Atrophy; Esophageal Neoplasms; Helicobacter pylori; Nested Case-Control Studies; Pepsinogens; Prospective Studies
While testicular cancer incidence rates have been widely reported in populations of Northern European ancestry, rates in other population have been less frequently examined. In a prior report, global testicular cancer incidence rates and trends for the years 1973–1997 were summarized. The current report extends these analyses with an additional 5 years of data from Cancer Incidence in Five Continents.
Age-standardized incidence rates over successive 5-year time periods were obtained for populations in the Americas, Asia, Europe, and Oceania.
In general, testicular cancer incidence remained highest in Northern European populations (8.0–9.0 per 100,000) and lowest in Asian and African populations (<1 per 100,000). One notable exception to this pattern, however, was the very high rate reported by the Valdivia, Chile registry (8.8 per 100,000). In many populations, incidence rates rose between 1973 and 2002, although the increases were strongest and most consistent among populations of European ancestry. In some European populations, such as those of Denmark and of Geneva, Switzerland, some plateauing of rates was evident in recent years. There was little evidence of increase and possible evidence of modest decline in rates in east Asian populations. In general, the trends by histology (seminoma, nonseminoma) were similar to one another.
Risk of testicular cancer remains high in Northern European populations and low in Asian and African populations. Reasons for increasing rates among Northern Europeans and more stable or declining rates among East Asians are unexplained, supporting the need for future etiologic studies.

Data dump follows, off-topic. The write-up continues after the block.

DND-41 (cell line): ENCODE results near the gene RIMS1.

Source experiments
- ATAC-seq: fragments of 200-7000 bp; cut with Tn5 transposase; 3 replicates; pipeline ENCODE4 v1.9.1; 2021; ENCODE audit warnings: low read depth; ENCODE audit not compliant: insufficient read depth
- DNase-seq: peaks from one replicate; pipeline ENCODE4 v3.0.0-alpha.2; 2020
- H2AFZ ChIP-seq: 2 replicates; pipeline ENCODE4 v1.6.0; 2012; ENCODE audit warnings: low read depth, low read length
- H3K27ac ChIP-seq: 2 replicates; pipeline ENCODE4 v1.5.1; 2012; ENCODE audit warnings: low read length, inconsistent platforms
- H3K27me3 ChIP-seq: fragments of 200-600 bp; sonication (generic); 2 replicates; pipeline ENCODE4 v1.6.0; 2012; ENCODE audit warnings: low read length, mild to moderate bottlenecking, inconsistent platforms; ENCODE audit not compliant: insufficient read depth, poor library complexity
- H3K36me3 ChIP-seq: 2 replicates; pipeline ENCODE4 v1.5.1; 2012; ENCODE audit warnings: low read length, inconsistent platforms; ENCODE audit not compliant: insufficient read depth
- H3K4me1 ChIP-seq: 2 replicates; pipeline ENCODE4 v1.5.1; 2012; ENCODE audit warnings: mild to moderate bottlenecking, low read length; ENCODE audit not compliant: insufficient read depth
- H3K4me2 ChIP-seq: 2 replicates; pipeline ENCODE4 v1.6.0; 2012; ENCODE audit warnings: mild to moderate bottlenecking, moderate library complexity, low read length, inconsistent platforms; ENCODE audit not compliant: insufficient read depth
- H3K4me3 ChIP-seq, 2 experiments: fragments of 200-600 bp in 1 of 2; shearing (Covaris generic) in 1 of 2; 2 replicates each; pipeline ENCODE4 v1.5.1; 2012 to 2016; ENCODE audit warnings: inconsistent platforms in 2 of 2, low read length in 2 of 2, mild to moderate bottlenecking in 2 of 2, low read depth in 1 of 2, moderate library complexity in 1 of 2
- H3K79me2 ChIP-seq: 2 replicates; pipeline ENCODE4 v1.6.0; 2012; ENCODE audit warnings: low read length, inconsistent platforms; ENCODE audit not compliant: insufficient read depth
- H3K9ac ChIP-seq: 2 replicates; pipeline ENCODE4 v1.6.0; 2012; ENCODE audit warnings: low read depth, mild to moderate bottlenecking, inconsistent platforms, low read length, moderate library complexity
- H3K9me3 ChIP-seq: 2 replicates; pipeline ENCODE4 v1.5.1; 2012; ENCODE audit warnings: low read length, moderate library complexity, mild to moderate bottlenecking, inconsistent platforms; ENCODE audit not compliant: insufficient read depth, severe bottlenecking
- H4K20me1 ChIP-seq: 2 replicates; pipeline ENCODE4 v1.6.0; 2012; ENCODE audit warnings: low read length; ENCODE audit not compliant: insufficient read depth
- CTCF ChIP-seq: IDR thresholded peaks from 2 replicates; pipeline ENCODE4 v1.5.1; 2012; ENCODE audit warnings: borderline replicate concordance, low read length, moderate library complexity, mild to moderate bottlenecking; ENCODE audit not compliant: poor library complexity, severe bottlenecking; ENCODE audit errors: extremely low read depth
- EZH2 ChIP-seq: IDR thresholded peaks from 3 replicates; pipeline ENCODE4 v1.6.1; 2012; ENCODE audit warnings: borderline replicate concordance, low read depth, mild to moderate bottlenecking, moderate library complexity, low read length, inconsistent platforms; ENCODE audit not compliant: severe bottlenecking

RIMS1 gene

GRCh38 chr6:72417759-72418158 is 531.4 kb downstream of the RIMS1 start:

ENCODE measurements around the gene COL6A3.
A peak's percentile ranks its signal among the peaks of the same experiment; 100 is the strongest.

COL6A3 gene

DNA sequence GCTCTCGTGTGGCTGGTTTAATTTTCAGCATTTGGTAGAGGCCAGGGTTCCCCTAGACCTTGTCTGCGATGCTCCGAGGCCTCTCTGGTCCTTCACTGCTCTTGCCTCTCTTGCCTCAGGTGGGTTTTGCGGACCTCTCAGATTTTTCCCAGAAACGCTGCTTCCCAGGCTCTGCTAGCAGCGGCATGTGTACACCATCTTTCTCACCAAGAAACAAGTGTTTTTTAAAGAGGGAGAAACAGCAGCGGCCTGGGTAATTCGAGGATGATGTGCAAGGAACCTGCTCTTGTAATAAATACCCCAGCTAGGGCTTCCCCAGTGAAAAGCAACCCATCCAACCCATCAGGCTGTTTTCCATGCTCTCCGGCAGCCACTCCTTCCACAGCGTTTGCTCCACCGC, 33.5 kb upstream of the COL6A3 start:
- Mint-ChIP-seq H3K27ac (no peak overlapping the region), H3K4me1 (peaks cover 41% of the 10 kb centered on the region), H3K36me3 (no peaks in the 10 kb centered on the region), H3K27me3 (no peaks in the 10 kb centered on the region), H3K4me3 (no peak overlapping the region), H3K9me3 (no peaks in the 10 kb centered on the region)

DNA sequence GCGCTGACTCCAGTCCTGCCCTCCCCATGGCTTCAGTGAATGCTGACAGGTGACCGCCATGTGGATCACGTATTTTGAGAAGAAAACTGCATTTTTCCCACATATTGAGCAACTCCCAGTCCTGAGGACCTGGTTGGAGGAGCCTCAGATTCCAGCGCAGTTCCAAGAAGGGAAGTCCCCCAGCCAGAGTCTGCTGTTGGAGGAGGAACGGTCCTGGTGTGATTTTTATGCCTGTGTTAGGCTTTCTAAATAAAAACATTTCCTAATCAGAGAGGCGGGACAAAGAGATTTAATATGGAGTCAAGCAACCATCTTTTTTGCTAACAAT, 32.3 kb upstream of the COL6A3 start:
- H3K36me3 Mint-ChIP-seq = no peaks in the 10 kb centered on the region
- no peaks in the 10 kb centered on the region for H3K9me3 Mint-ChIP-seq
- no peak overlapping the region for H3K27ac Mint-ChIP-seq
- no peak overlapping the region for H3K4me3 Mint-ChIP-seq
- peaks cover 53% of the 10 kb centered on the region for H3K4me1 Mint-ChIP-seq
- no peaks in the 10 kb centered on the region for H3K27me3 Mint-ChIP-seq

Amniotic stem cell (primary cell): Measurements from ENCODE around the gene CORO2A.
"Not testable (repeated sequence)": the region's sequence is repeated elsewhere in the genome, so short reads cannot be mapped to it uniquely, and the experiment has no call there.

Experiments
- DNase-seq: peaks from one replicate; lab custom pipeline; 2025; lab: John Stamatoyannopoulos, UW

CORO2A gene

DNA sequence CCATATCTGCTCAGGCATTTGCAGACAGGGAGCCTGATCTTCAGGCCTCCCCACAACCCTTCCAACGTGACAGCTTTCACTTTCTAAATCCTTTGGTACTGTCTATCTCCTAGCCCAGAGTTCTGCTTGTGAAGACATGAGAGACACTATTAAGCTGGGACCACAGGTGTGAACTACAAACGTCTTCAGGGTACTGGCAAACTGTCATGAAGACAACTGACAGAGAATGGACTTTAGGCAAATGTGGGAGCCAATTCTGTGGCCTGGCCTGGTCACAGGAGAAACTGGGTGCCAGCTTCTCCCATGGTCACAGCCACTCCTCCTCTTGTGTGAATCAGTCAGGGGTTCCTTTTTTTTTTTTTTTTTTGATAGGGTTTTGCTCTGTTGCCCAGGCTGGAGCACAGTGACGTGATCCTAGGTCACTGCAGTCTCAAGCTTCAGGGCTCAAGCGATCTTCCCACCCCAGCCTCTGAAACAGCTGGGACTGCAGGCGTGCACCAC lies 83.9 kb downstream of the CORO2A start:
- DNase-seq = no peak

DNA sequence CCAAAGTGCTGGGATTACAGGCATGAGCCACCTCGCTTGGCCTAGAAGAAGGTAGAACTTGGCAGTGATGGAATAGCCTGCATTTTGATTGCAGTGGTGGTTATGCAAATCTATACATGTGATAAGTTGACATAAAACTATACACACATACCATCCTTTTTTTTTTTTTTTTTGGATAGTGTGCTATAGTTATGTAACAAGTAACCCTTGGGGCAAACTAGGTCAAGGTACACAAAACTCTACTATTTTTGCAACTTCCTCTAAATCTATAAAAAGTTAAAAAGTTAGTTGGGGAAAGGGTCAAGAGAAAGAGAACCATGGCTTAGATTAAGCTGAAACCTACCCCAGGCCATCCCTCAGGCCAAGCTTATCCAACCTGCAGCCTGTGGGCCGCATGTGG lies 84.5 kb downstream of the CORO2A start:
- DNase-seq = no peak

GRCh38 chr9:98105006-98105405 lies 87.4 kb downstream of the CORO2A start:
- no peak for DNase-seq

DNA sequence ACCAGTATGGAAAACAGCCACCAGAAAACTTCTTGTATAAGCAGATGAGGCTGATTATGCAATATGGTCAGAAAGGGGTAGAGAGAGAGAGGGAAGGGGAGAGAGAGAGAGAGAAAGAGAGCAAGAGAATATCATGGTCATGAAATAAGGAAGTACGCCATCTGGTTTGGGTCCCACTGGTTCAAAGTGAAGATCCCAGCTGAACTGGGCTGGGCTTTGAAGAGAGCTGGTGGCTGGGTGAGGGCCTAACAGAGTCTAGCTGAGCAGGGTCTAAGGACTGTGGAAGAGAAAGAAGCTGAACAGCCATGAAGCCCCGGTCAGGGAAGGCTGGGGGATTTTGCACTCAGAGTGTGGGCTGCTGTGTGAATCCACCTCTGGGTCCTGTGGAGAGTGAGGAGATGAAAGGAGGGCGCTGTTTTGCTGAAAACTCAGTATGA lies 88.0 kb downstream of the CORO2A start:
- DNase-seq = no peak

testicular cancer; trends; seminoma; nonseminoma
Though incidence of colorectal cancer (CRC) in the US, has declined in recent years, rates remain higher in men than women and the male-to-female incidence rate ratio (MF IRR) increases progressively across the colon from the cecum to the rectum. Rates among races/ethnicities other than Whites or Blacks have not been frequently reported. To examine CRC rates by sex across anatomic subsite, age, and racial/ethnic groups, we used the National Cancer Institute’s Surveillance, Epidemiology, and End Results (SEER) program for cases diagnosed among residents of 13 registries during 1992–2006. Incidence rates were expressed per 100,000 person-years and age-adjusted to the 2000 US Standard Population; MF IRR and 95% confidence intervals were also calculated. Among each racial/ethnic group, the MF IRR increased fairly monotonically from close to unity for cecal cancers to 1.81 (Hispanics) for rectal cancers. MF IRRs increased with age most rapidly for distal colon cancers from <1.0 at ages <50 years to 1.4–1.9 at older ages. The MF IRR for rectal cancers also rose with age from about 1.0 to 2.0. For proximal cancer, the MF IRR was consistently <1.5; among American Indian/Alaska Natives it was <1.0 across all ages. The MF IRRs for CRC vary markedly according to subsite and age but less by racial/ethnic group. These findings may partially reflect differences in screening experiences and access to medical care but also suggest that etiologic factors may be playing a role.